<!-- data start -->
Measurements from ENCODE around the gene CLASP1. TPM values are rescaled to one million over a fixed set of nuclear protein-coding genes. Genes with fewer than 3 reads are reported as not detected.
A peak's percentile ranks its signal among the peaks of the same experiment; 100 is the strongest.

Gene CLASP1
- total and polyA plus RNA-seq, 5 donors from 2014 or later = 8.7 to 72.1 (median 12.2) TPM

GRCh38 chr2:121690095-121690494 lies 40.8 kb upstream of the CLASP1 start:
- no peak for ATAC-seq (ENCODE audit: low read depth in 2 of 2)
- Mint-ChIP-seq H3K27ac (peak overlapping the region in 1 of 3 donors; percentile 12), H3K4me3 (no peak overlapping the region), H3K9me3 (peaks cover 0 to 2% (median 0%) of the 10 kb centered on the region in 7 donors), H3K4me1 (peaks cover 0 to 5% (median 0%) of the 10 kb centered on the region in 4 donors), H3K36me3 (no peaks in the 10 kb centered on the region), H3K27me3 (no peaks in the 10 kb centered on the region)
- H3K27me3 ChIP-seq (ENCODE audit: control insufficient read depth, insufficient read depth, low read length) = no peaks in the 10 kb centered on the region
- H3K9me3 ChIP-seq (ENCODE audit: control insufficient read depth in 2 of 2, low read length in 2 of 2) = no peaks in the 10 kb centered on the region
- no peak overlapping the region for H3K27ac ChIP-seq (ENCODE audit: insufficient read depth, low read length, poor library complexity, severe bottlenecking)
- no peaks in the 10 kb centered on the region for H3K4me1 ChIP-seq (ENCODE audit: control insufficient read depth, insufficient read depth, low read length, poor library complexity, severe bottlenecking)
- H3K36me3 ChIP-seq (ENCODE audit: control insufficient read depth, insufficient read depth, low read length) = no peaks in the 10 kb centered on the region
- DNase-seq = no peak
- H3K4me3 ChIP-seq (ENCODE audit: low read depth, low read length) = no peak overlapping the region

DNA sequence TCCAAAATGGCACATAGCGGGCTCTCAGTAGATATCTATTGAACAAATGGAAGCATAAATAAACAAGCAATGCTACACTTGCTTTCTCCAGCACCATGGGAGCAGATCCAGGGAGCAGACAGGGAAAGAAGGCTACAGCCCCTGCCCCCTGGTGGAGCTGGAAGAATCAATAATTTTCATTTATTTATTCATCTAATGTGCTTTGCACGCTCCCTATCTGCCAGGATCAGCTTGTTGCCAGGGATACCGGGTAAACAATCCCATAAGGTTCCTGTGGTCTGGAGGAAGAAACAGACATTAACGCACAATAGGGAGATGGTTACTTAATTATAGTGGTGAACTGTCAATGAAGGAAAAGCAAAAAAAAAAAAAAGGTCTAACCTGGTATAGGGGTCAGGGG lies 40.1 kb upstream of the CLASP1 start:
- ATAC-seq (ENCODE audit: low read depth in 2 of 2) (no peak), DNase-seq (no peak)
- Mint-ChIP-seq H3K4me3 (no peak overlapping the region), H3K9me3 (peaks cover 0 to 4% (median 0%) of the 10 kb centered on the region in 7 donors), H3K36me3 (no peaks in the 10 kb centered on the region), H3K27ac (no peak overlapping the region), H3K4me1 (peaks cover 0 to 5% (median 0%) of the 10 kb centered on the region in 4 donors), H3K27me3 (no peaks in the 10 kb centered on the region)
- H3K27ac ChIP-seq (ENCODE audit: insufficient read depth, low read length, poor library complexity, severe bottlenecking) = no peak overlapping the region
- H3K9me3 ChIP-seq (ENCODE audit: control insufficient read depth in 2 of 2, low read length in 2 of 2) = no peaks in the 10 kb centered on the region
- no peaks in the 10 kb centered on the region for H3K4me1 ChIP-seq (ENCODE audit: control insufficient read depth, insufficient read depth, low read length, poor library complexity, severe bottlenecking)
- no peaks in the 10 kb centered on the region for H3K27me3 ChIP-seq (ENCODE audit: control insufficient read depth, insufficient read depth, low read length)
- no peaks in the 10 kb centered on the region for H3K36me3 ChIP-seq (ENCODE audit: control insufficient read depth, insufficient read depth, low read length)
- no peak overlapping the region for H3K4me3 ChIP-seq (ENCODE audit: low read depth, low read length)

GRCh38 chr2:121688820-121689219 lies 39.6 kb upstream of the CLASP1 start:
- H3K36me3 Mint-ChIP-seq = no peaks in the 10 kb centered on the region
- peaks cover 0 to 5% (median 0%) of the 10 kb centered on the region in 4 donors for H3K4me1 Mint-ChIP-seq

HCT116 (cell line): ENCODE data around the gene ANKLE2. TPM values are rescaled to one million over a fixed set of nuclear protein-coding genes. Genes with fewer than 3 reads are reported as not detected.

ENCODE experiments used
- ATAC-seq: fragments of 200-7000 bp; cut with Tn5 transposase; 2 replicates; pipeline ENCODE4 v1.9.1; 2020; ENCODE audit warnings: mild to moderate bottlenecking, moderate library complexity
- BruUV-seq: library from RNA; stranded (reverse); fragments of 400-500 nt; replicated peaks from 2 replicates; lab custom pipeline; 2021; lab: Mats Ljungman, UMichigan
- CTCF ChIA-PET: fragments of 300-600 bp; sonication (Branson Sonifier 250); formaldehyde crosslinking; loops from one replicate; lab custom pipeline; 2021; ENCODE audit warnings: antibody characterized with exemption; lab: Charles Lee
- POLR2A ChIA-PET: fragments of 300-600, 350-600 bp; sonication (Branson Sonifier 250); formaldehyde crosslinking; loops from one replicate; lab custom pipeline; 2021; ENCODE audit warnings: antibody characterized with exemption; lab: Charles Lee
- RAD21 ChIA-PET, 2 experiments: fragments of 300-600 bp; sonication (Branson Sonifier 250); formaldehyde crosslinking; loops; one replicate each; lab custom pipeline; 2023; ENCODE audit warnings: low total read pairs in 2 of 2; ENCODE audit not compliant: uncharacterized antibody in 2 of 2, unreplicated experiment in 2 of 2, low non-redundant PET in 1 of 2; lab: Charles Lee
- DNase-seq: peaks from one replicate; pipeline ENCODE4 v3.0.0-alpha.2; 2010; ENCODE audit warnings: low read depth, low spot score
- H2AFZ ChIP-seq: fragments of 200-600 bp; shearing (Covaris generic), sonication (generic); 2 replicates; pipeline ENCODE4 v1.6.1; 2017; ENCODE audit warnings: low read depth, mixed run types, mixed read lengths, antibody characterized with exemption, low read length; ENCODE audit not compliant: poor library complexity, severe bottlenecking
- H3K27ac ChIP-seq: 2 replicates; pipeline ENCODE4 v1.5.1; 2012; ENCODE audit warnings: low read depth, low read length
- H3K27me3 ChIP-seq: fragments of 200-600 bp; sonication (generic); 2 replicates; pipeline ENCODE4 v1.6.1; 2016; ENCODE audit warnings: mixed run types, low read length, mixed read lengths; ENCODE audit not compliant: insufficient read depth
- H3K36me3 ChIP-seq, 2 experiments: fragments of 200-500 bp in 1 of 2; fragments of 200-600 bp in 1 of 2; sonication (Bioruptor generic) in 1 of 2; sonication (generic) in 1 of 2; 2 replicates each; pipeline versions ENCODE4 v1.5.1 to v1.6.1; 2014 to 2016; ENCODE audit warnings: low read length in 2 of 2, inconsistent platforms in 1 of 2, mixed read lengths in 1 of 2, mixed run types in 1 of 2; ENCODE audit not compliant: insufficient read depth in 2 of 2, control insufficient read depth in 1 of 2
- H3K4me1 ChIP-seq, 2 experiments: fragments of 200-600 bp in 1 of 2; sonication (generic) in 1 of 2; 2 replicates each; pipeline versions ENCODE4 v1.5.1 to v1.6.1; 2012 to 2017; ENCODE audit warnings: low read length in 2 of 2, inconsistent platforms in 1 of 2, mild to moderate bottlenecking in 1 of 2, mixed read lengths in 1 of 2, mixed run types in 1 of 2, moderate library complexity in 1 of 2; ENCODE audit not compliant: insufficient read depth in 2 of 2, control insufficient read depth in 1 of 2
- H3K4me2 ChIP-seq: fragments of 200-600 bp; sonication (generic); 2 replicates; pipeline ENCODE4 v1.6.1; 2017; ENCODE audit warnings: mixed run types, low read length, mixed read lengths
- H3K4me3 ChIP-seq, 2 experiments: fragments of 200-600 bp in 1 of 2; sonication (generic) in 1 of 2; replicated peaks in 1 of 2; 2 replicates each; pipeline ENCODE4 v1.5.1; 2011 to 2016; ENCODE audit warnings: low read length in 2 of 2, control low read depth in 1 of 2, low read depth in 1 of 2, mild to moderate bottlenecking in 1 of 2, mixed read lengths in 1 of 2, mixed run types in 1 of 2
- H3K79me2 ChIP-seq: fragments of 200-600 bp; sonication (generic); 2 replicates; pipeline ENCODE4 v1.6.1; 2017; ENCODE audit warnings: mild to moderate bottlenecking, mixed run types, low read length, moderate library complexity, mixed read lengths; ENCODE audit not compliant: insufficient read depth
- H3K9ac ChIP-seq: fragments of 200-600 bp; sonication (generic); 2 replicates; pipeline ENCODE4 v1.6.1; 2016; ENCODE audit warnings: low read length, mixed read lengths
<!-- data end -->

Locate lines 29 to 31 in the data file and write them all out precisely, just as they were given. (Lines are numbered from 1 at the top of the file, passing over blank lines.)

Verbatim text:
- ATAC-seq: fragments of 200-7000 bp; cut with Tn5 transposase; 2 replicates; pipeline ENCODE4 v1.9.1; 2020; ENCODE audit warnings: mild to moderate bottlenecking, moderate library complexity
- BruUV-seq: library from RNA; stranded (reverse); fragments of 400-500 nt; replicated peaks from 2 replicates; lab custom pipeline; 2021; lab: Mats Ljungman, UMichigan
- CTCF ChIA-PET: fragments of 300-600 bp; sonication (Branson Sonifier 250); formaldehyde crosslinking; loops from one replicate; lab custom pipeline; 2021; ENCODE audit warnings: antibody characterized with exemption; lab: Charles Lee